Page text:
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PICC line?


pls some one tell me what is the safest way to draw blood from PICC line. what should i use? thanks!


Specializes in retail NP. Has 6 years experience.

What we do per policy at the facility where i work is the following:

clean PICC port very well with alcohol

Flush with at least 10 ml of normal saline

use at least a 10 ml syringe

lure lock syringe to PICC, if open-ended, open port's clamp

withdraw at least 6 ml of blood (i usually do 10 ml)--this is the waste to discard

next reclamp port, use alcohol on the lure lock and attach an empty 10 ml syringe

pull back needed amout of blood (usually 3-4 ml per tube), close clamp

take that syringe and attach a safety needle of a larger bore

VERY CAREFULLY pierce tube with needle and allow vacutainer mechanism to fill tube

after tubes are filled, label at bedside

then flush with at least 10-12 ml of NS and if it's open-ended flush with 2-5 ml of heparin

if drawing aptt from line, have heparin off for at least 5-10 minutes prior to drawing and then flush with 20 ml of NS.

hope that helps:idea:

iluvivt, BSN, RN

Specializes in Infusion Nursing, Home Health Infusion. Has 32 years experience.

I would just like to add a few more details to the previous post....but it is good advice

1. When flushing the PICC after the blood draw...use a pulsatile push pause method. This really cleans out any CVC and minimizes occlusion.

2. If you have a non-valved open-ended PICC line with a positive displacement valve or cap...you must always flush disconnect and then clamp the line in that order so as not to lose the benefit of that type of cap. So in other words do not clamp and then disconnect

3 It is necessary to shut off ALL infusions and IV medications going through the PICC for at least ONE FULL MINUTE. With the volume of blood dumping into the superior vena cava extended shut off times are not necessary and many patients cannot tolerate their medications being turned off for this amount of time and it is not necessary to do this.

4. Be prepared with all supplies at the bedside

5. Always label the specimen at the bedside

6 do not inadvertently use the discard for sampling. Set this aside in a different location after you get it. I can not tell you how many times I have seen this happen.

& Always Always perform a a good cap scrub before attaching your syringes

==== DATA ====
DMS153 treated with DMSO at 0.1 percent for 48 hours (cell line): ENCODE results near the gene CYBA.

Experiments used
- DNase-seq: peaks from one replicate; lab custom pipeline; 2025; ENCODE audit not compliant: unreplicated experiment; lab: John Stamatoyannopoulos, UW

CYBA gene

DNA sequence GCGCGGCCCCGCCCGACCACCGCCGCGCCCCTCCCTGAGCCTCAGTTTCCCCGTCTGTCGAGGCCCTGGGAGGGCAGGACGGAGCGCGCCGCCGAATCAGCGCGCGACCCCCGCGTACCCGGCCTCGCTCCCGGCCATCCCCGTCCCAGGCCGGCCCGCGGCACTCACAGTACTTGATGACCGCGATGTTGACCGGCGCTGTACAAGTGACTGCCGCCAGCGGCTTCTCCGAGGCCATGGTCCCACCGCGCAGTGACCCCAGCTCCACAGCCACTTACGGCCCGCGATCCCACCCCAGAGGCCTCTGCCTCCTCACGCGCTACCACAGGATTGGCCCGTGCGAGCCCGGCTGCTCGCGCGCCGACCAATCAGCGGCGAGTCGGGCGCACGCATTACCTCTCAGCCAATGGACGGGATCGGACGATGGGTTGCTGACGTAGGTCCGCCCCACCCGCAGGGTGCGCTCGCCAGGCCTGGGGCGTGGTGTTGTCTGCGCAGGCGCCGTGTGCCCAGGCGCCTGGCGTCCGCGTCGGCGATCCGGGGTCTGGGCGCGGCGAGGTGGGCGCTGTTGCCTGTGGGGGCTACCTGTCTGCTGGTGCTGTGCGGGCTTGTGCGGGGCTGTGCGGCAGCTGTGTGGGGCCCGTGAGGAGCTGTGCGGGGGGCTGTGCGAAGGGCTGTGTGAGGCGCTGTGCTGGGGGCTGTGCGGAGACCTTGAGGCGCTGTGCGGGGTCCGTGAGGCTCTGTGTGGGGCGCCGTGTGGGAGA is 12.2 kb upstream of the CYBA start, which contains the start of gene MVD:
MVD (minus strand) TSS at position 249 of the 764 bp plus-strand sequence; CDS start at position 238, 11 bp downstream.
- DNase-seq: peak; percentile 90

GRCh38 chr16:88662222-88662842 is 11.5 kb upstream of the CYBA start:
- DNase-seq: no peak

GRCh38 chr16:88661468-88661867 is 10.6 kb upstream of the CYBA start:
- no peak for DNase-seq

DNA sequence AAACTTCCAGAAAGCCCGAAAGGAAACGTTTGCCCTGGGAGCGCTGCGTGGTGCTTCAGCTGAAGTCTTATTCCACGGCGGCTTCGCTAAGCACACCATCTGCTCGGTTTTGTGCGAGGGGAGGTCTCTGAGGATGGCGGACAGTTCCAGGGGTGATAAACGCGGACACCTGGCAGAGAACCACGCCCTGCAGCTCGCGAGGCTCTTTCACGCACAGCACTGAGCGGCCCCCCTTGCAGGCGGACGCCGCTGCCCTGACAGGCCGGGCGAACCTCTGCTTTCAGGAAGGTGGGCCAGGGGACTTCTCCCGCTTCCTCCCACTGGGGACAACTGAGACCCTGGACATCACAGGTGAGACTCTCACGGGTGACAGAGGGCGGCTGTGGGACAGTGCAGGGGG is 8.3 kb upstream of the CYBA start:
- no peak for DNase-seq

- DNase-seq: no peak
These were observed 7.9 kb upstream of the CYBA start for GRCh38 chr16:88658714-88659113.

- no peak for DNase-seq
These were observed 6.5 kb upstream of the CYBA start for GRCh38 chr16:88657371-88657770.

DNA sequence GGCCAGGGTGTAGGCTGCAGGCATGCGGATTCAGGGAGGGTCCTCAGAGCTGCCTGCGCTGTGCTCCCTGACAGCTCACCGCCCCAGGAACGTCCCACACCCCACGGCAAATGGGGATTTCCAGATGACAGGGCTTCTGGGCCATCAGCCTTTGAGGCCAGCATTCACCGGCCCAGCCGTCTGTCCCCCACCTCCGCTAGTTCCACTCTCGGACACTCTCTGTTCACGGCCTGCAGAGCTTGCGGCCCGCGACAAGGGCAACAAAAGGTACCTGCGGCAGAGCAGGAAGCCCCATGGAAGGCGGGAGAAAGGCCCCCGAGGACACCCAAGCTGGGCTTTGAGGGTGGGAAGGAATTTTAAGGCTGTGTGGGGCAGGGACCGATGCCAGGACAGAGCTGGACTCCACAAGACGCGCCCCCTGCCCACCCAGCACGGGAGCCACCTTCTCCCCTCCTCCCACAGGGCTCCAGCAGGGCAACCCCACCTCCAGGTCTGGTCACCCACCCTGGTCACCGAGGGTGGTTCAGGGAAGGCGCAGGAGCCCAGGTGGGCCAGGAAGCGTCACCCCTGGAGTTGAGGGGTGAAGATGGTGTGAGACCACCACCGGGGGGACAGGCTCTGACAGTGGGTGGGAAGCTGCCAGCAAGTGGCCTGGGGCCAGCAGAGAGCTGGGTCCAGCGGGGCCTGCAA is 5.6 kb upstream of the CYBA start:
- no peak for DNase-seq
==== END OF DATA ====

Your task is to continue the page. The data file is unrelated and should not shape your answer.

Specializes in ICU/Critical Care.

If I'm drawing from a picc that has heparin infusing I just shut it off right before I draw blood. I flush with 20cc of NS and waste 10cc of blood, had no problems with skewed aPTT levels. I guess everyone has their own technique.

iluvivt, BSN, RN

Specializes in Infusion Nursing, Home Health Infusion. Has 32 years experience.

In the INS protocols it is recommended to shut off all infusion (not just heparin) for one full minute. Then you are assured accurate results. It is not a matter of personal preference, it has to do with the physiology of the blood flow in the Vena Cava. That is truly best practice.


Specializes in retail NP. Has 6 years experience.

I just referenced Heparin as I am a cardiac nurse. We turn heparin off for at least 5 minutes.

I agree with turning any drip off for at least a minute and flushing the port well.

Be careful with flushing dopamine/dobutamine. I don't recommend doing that!:redpinkhe


Specializes in ICU,CCU, trauma, oc med. Has 16 years experience.

Be careful with flushing dopamine/dobutamine. I don't recommend doing that!:redpinkhe

yes I found that out the hard way!! Patient was no longer on Dopamine and stopped before I took over but was still apparently in one port line. The flushed one port of CL and all of a sudden heart rate went up and ABP went up!!! Always check to see what gtts your patient was recently stopped of.


Specializes in ICU/Critical Care.

I always check to see which drips are compatible and I run them together through one or two ports. Usually, most patients will have a triple lumen central line or an arterial line, so I'll draw from the CVP port or the a-line port.

NewRN2008, ASN, RN

Specializes in Ortho; Gyn; Urology; HBOT; Emergent. Has 8 years experience.

i agree with everyone, but FIRST, you need to check hospital policy. have someone show you, thats the best way, then you can see it before you do it. GL!


Daytonite, BSN, RN

Specializes in med/surg, telemetry, IV therapy, mgmt. Has 40 years experience.

Your facility should have a written protocol. You need to look it up. If they don't then you should chart exactly what you do and push for a procedure to be added to the facility procedure manual and get a doctor's order to draw from this patient's PICC line.

INS standards are not specific, but this is exactly what the current standards do say (page S72, Infusion Nursing Standards of Practice, 2006)

  • "C. Infusions should be stopped prior to phlebectomy.
  • D. Blood sampling should not be performed through an infusion administration set.
  • F. Only the volume of blood necessary for accurate testing should be obtained in order to avoid patient compromise.
  • G. Vascular access devices should be flushed with preservative-free 0.9% sodium chloride (USP) postphlebotomy."

What they don't say is how much blood should be initially withdrawn and discarded. Where I worked we always withdrew 2 mL if nothing was infusing on the line (5 mL if there were IV fluids infusing) and flushed afterward with 10 to 20 mL of saline, the more the patient could safely tolerate the better. I flushed with 10 mL with my own PICC line when I had one for chemotherapy.

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